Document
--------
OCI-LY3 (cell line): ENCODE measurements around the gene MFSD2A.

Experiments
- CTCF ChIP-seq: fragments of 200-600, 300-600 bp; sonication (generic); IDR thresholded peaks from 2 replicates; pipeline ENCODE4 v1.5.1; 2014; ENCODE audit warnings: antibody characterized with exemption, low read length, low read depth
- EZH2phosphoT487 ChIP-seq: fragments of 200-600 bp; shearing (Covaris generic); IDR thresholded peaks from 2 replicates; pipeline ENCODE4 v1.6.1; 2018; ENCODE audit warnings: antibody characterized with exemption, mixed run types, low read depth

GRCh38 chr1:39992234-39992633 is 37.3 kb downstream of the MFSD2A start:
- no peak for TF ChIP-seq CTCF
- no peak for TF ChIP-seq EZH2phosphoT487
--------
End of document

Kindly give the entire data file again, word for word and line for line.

OCI-LY3 (cell line): ENCODE measurements around the gene MFSD2A.

Experiments
- CTCF ChIP-seq: fragments of 200-600, 300-600 bp; sonication (generic); IDR thresholded peaks from 2 replicates; pipeline ENCODE4 v1.5.1; 2014; ENCODE audit warnings: antibody characterized with exemption, low read length, low read depth
- EZH2phosphoT487 ChIP-seq: fragments of 200-600 bp; shearing (Covaris generic); IDR thresholded peaks from 2 replicates; pipeline ENCODE4 v1.6.1; 2018; ENCODE audit warnings: antibody characterized with exemption, mixed run types, low read depth

GRCh38 chr1:39992234-39992633 is 37.3 kb downstream of the MFSD2A start:
- no peak for TF ChIP-seq CTCF
- no peak for TF ChIP-seq EZH2phosphoT487